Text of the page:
Bluetooth Communication Question


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mterraci
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Bluetooth Communication Question

Post by mterraci » Wed Nov 07, 2018 7:07 pm



I have a question regarding the best way for a motorcycle driver and passenger to communicate while riding:
Should I buy Honda equipment and plug into the motorcycle intercom system to chat with my passenger or would I be better off to get a couple of the new bluetooth units (Sena, etc.)? I'm concerned that 2 bluetooth units might not function properly if the 2 helmets utilizing them are literally a foot apart on the same motorcycle. Is having the 2 bluetooth units that close together going to cause problems such as squealing???
I appreciate any feedback and insight.



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MiWinger51
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Re: Bluetooth Communication Question

Post by MiWinger51 » Wed Nov 07, 2018 8:10 pm

I use a scala rider bluetooth to communicate with my wife while we are riding. It also connects to my phone which allows me to call and answer calls while riding. I also play music that is stored on my phone. I have no problem conversing with her .
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Magic23
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Re: Bluetooth Communication Question

Post by Magic23 » Wed Nov 07, 2018 10:17 pm

I have a Sena system. It worked great for about 3 years then the batteries would not hold a charge. They worked great when the wife was riding as a passenger as well as when she rode her own bike.
Tom

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C-dub
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Re: Bluetooth Communication Question

Post by C-dub » Wed Nov 07, 2018 11:13 pm

I think the "squeeling" issue you're worried about was an issue with rf transmitting devices. That's not how BT works and is not an issue. Today's BT enabled helmets and helmet setups are designed to be used between other riders and rider and passenger.
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dtrider
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Re: Bluetooth Communication Question

Post by dtrider » Sat Nov 10, 2018 10:56 am

The squealing that you mention is caused by a positive audio feedback loop that happens when a speaker is placed too close to the microphone that feed it. Sound received by the microphone is amplified and fed to the speaker. The output of the speaker then feeds into the microphone, which amplifies it again and sends it to the speaker. This loop repeats until you hear the squeal. The frequency of the squeal is determined by the acoustic characteristics of the microphone, the speaker, the room they are in, directional characteristics of the microphone, ..... Look up "Larsen Effect" for more info.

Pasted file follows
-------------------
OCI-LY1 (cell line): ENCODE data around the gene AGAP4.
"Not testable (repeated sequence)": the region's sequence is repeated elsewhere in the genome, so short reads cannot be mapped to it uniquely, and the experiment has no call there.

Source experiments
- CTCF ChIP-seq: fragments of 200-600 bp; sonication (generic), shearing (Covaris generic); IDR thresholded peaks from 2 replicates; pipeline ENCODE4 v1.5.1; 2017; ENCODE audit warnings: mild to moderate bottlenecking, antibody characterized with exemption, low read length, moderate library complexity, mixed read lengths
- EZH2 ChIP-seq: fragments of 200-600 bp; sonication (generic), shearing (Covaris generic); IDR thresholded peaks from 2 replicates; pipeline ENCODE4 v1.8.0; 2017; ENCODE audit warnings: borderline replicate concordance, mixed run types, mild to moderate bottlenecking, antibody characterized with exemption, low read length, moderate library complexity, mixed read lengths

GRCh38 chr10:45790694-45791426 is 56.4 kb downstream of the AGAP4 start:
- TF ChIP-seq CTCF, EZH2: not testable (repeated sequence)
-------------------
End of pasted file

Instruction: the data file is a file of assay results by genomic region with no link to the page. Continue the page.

It pretty much won't happen with a motorcycle helmet headset. Because the speakers are intended to be placed right next to you ears, they don't typically have a strong output and they can't really be heard outside of the helmet that they are mounted in. You would probably have to have your microphone inside of your partners helmet and right next to the speakers in order for any possibility of a feedback loop getting started. This would be true of either a hard-wired system or a blue-tooth system, so you shouldn't let that be the deciding factor.

However it is possible to hear a whine over the headset when the motorcycle is running if you have an audio signal coming from the bike. This isn't an audio feedback but instead is an induced signal caused by the audio equipment on the bike picking up electrical emissions from the engine. You can deal with this by adding a ground-loop isolation transformer to the audio line.

Hard-wired headsets can have better sound quality (although blue-tooth systems have come a long way) and they have the definite advantage of not needing to be recharged all the time. Blue-tooth systems have the advantage of not needing to be plugged in to the bike plus they can be paired with your cell phone (take phone calls on the road), blue-tooth capable MP3 player (listen to you own music), or external GPS (turn-by-turn instructions for the driver). I've used both hard-wired headsets and blue-tooth headsets, and personally I like the Sena 20S blue-tooth headset.

/dwight
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redial
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Re: Bluetooth Communication Question

Post by redial » Wed Nov 14, 2018 1:21 am

I think some noise might be tamed if you turn the helmet upside, because Bluetooth was made in Australia :D


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